I write this with two babies, their bellies full of milk, snuggling on my chest. They arrived 2 weeks ago today, and it’s been a bit of a whirlwind since. I’ve been trying to find the words to succinctly and accurately describe their arrival while fearing inadequacy to express the perfection of the experience.
I went in at 36 weeks pregnant for a scheduled induction. My doctor and I had everything planned: she would rupture baby A’s sac. If labor didn’t kick in after a couple of hours I’d be started on pitocin. Baby A (the first baby to come out) was head down, and baby B was breech. The plan was to reach in and grab baby B by the legs immediately after A delivered. I didn’t want an epidural either. As I previously required a cesarean section with my last set of twins, this delivery was a VBAC (vaginal birth after c-section).
Fortunately everything actually went according to plan. I did scream for an epidural after discovering that hours of painful pitocin contractions only changed my cervix from 4cm and 80% effaced to 4cm and 90% effaced. But in the 10-15 minutes it took for the anesthesiologist to arrive and start putting in the epidural, I dilated from 4 to complete and was ready to push. There was barely enough time for me to lay on my back as baby A came out with the next contraction. My wonderful doctor didn’t even have time to don gloves to catch him. Two minutes later baby B was born feet first, and shortly after the placenta delivered. Not all of the placenta came out, however, so it was necessary for my doctor to reach inside my uterus to retrieve it. I felt everything. Obscenities were shouted and I didn’t hold as still as I should have. Did I mention that I work in L&D and consider the team providing my babies and I with care to be my friends and family? I have the urge to apologize even though I logically know that it’s not necessary. I’ll have to purchase blank cards because Hallmark doesn’t make one for the occasion of “I’m sorry for what I said when your hand was in my uterus”.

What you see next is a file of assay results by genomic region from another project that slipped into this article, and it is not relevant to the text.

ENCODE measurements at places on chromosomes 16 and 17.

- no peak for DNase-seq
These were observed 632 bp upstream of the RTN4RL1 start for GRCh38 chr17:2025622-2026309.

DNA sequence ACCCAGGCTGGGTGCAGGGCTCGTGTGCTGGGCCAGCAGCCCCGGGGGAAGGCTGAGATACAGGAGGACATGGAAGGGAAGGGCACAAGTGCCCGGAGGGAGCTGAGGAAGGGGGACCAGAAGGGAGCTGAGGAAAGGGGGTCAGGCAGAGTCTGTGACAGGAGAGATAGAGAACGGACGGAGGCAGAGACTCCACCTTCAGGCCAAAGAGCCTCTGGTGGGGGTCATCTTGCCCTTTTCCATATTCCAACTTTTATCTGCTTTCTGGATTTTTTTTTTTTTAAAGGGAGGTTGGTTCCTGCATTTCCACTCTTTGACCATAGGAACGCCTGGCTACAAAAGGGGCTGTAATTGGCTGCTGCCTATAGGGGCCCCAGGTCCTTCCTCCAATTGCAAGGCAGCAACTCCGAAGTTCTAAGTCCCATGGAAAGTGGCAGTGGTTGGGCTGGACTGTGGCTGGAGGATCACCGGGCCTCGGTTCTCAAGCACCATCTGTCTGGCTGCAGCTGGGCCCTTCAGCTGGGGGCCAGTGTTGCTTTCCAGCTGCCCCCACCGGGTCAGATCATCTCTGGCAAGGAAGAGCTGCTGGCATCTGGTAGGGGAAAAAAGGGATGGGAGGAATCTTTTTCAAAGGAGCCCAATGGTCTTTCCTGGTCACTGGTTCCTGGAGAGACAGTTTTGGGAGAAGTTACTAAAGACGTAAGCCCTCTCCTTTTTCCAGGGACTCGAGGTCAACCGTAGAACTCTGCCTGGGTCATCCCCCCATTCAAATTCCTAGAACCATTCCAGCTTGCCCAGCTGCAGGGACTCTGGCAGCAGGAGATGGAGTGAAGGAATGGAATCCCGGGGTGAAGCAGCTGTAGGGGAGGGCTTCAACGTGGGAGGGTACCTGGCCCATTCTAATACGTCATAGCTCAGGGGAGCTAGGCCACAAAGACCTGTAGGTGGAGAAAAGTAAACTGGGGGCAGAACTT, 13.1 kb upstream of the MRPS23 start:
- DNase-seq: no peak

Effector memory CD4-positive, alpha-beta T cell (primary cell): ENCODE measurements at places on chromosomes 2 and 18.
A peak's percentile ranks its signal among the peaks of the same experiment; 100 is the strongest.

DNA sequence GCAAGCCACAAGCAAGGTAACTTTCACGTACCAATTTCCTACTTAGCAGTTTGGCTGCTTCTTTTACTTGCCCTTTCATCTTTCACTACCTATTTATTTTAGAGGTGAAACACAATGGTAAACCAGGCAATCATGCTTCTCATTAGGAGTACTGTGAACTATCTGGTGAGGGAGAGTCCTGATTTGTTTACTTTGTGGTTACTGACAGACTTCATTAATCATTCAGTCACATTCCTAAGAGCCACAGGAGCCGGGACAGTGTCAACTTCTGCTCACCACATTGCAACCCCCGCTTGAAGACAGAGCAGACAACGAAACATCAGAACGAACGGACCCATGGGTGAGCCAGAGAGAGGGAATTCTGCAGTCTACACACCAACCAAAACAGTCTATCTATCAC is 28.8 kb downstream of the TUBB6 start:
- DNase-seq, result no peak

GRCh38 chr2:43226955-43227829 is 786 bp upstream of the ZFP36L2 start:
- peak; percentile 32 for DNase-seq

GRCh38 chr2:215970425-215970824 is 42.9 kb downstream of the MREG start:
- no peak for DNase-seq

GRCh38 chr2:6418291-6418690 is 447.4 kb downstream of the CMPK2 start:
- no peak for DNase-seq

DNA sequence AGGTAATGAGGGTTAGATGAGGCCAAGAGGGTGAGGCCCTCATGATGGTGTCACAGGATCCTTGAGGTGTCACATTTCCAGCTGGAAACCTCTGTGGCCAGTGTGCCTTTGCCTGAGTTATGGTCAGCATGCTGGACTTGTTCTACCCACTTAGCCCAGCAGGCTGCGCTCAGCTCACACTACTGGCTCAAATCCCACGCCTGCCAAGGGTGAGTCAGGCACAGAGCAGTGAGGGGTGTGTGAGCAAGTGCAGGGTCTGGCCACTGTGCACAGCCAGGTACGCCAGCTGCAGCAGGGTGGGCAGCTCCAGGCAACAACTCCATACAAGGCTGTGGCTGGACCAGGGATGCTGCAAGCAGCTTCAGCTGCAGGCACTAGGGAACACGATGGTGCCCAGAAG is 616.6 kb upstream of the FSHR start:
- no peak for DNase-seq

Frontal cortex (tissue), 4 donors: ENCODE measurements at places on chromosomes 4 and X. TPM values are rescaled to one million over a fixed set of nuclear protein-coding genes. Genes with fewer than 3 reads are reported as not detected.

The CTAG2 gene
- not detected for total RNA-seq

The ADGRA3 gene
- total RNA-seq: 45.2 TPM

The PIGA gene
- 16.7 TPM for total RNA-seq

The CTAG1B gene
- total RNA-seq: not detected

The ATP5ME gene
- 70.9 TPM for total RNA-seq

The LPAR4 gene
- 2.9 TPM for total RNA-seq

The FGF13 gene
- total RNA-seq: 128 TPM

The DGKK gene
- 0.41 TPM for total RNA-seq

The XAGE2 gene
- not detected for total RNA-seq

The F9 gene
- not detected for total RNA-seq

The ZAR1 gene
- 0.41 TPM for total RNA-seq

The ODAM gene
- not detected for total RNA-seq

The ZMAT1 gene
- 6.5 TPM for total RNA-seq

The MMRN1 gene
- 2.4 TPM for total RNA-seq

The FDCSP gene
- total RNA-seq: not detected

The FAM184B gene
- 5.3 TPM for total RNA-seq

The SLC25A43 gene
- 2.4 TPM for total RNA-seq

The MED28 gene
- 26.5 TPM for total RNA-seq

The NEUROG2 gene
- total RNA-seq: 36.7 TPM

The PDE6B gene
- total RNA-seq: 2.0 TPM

The reason for my induction at 36 weeks was suspected IUGR (intrauterine growth restriction). Both babies had been measuring small throughout my pregnancy. At the last ultrasound baby A was estimated to be a shrimpy 3lb 12oz with a head larger than his body. Thankfully these measurements were incorrect. Although they were still small enough to be considered IUGR, he wasn’t as alarmingly tiny as expected.
Without further adieu I’d like to introduce my small but mighty bundles of perfection.
Dare I say that so far they’ve been my easiest set of twins? They are excellent breastfeeders and are generally happy. For 36 week late preterm babies they sleep rather well. Instead of feeling overwhelmed as I expected, their presence has brought me unimaginable joy. I am cherishing every moment with these sweet new humans.
Subjects of posts coming soon: Family photographs, newborn photographs, SB sox winner, breastfeeding twins, babywearing twins, milk donation, circumcision, and anything requested by readers.